Opening Up Publically Funded Research in Europe

Anna Leach of the Wall Street Journal reports, “New scientific research must be published for free online, the vice-president of the European Commission said, in a move designed to increase the knowledge pool open to small business and lead to more innovative products. All scientists receiving European Union funding will have to publish their results in an open-access format, Neelie Kroes, the commissioner responsible for Europe’s digital agenda, said Monday in Stockholm.  Ms. Kroes also  launched the global Research Data Alliance — a group committed to pooling and co-ordinating scientific data so it can be shared better.”

Leach continues, “Opening up scientific research is good for small business, said Victor Henning, CEO of British startup Mendeley, which aims to make academic research more connected. He has noticed the demand for access to academic research from small businesses. Read more

New Open Data Research Panel at OKFest

Laura Newman reports that a new session will be happening at OKFest this year. She writes, “At Open Government Data Camp in Warsaw last year, much discussion took place about academic research around Open Data. In response to these conversations, a specific ‘Open Data Academic Research’ session will be taking place at OKFest this year. The session will bring together a community of researchers from a variety of disciplines who are exploring Open Data from a range of perspectives. The Open Data research session will focus on the impact of Open Data research within the academic environment. The session will bring together the latest research concerning Open Data and Open Government Data, forming an interdisciplinary mix of short presentations followed by a discussion panel.” Read more

Unlocking Big Data with the Fusion Project

Applied Data Labs has launched a project aimed at unlocking the power of public data. The release states, “Have you ever wondered why Montana is the happiest state? Or why Mitt Romney is the front runner? These questions and others like them heavily influence our economy, our politics, and even everyday life, but the data that holds the answers is scattered far and wide. This is now changing thanks to the Fusion Project which is combing the vast data stores of government and research institutions alike to create one massively powerful data set.” Read more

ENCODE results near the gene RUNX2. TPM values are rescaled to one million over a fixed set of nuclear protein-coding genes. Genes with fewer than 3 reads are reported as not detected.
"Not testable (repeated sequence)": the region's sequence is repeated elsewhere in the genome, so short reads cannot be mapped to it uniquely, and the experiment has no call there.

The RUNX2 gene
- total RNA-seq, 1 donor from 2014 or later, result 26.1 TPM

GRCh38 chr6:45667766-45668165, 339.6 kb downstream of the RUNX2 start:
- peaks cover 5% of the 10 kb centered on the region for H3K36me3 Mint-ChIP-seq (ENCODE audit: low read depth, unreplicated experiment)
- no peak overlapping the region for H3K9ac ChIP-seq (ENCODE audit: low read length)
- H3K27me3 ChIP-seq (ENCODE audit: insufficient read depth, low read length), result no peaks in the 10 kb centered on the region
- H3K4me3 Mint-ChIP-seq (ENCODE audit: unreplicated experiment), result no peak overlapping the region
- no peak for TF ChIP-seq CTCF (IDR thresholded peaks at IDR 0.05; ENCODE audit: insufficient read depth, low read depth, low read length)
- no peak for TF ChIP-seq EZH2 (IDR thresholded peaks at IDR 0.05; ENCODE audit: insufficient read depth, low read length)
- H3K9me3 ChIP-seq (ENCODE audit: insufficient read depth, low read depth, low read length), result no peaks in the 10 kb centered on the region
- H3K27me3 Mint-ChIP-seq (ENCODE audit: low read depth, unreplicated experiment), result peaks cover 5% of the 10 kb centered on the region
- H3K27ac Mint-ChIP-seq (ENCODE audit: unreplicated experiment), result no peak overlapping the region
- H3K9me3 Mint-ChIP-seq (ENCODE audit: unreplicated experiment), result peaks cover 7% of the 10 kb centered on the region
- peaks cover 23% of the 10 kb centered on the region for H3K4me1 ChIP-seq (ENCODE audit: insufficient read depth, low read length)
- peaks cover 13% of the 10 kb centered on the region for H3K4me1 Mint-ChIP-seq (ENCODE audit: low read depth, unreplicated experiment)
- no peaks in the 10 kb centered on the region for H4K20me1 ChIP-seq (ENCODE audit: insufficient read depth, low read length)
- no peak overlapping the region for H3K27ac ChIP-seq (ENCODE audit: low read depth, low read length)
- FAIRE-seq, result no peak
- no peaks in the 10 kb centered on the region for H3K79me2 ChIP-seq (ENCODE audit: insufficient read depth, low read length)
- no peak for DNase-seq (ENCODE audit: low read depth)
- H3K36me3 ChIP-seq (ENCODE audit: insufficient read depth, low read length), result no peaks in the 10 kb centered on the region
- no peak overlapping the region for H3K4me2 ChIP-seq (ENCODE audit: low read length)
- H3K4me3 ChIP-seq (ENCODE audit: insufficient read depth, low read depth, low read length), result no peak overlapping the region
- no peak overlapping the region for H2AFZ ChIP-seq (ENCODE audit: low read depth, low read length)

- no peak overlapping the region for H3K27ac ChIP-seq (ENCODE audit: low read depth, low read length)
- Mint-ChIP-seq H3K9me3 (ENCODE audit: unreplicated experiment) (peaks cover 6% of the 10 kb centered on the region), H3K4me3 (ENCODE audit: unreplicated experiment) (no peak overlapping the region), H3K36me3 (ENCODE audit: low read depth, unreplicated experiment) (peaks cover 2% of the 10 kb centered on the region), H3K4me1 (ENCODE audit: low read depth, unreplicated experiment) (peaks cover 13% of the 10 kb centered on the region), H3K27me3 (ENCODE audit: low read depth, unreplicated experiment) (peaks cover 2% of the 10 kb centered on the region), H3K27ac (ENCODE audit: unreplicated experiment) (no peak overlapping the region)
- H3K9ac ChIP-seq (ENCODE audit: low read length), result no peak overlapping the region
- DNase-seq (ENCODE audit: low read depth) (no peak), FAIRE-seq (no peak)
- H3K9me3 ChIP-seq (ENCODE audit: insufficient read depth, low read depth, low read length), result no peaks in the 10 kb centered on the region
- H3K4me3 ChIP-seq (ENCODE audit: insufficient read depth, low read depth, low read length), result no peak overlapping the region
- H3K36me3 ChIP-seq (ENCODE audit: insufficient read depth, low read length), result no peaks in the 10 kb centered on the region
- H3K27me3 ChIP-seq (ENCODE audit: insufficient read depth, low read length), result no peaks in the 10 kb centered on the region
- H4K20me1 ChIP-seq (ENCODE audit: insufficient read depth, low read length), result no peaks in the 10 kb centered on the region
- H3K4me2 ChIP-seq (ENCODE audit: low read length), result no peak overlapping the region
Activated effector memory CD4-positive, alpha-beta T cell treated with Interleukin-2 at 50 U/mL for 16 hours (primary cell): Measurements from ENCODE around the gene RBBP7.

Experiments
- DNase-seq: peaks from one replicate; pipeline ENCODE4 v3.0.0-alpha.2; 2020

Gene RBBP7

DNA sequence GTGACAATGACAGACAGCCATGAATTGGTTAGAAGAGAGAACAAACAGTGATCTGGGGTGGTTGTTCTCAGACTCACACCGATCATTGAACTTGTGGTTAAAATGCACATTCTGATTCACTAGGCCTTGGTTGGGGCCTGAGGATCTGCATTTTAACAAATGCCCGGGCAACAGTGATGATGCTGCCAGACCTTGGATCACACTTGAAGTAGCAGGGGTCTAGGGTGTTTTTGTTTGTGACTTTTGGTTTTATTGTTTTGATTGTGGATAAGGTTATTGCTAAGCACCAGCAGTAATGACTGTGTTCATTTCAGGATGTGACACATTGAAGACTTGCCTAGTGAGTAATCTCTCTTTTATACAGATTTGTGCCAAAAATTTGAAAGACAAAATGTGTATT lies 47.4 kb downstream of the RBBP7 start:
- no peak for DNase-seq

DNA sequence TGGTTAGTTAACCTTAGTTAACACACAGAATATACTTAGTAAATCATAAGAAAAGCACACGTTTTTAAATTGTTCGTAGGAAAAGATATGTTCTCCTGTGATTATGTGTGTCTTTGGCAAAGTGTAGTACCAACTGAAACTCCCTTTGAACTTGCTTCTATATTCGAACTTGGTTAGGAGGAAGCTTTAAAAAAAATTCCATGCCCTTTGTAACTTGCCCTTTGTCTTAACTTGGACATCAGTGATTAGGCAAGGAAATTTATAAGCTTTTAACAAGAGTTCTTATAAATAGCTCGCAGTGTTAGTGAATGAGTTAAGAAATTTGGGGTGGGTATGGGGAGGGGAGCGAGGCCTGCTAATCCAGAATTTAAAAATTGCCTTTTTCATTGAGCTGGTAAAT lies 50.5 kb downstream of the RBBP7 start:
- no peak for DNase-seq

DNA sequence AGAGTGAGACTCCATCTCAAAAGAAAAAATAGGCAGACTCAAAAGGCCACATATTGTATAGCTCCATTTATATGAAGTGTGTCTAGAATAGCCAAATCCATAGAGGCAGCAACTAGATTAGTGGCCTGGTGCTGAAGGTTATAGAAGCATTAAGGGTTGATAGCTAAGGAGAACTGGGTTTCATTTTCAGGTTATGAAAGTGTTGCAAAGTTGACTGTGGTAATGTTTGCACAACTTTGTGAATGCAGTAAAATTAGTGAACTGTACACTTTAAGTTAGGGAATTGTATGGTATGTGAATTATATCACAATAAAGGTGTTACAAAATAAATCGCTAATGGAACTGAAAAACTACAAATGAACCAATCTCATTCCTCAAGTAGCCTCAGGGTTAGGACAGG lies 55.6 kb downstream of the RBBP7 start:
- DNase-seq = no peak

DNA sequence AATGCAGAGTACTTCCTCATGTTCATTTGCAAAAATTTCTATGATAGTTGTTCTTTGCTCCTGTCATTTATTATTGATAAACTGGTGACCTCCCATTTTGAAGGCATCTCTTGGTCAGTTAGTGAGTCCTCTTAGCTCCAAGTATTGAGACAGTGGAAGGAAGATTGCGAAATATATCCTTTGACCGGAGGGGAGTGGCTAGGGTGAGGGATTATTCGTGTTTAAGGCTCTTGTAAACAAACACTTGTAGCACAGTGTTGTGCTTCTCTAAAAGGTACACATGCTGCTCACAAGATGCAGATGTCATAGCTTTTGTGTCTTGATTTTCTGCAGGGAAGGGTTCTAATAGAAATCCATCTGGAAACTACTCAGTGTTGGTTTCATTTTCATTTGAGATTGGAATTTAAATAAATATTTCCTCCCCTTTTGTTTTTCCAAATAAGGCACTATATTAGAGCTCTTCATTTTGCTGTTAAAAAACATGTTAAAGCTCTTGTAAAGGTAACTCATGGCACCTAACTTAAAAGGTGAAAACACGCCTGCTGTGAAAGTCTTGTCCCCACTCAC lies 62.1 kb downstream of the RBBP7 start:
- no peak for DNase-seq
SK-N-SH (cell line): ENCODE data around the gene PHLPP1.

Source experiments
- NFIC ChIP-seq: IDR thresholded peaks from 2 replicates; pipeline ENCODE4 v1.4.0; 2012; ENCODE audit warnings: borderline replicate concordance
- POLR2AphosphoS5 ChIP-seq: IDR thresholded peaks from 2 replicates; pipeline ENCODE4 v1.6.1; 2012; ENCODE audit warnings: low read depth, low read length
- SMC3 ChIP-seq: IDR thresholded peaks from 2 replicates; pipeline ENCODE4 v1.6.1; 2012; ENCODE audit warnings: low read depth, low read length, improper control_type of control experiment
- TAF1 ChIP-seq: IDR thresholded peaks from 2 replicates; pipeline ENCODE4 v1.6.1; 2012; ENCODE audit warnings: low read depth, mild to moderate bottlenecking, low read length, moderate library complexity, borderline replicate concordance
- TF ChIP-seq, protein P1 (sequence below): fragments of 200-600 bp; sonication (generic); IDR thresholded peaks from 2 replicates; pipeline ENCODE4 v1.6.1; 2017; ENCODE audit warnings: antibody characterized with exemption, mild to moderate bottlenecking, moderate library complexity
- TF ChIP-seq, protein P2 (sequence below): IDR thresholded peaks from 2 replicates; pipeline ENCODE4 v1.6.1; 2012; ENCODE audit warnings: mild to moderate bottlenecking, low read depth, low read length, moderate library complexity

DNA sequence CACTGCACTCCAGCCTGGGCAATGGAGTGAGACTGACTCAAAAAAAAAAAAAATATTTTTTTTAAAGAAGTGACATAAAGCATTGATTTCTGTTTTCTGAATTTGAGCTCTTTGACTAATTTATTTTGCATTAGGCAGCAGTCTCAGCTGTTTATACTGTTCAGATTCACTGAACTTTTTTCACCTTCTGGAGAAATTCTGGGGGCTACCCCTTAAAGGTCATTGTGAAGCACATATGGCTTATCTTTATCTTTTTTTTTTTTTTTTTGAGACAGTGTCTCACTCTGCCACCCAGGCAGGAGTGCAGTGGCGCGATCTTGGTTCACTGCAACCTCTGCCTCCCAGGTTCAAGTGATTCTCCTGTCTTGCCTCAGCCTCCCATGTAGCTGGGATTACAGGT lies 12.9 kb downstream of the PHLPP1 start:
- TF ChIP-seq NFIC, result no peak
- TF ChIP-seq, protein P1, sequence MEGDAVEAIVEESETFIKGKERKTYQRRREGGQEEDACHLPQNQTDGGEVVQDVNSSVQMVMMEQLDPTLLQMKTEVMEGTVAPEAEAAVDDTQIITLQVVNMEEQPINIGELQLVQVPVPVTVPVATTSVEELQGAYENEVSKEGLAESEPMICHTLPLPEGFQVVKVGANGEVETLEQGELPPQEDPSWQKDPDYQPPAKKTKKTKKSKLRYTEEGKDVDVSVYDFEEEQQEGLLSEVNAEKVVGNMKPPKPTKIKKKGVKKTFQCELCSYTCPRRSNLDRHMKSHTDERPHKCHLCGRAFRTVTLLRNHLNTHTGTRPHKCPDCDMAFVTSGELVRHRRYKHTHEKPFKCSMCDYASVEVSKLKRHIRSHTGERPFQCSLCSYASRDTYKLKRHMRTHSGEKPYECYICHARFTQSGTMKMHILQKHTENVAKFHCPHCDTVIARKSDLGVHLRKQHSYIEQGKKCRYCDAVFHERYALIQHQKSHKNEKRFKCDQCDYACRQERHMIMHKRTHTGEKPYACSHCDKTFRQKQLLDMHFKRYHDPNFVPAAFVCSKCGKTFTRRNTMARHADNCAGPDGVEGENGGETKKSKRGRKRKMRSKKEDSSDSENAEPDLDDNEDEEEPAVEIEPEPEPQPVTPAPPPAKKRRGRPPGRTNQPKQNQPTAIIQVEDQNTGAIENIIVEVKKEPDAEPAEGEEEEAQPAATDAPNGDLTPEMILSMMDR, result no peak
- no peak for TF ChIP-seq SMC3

Purdue Project Databib Strives to Link Research Data

According to a new article, “Purdue University Libraries is leading the development of a new, online resource that will help people locate research data on the Internet. The project is called Databib and will engage a community of librarians from around the world to collaborate in creating an online bibliography of data repositories that can be used by researchers, students, funding agencies, and other librarians to find appropriate places to access and share research data. The Institute of Museum and Library Sciences, a federal research agency, awarded a grant to support the project.” Read more

Science Magazine Talks Data

The current issue of Science, “the world’s leading journal of original scientific research, global news, and commentary,” has set its focus on data. The February 11, 2011 issue of the magazine seeks to “provide a broad look at the issues surrounding the increasingly huge influx of research data.” The collection of articles includes contributions from fellow magazines Science Signaling, Science Translational Medicine and Science Careers. Read more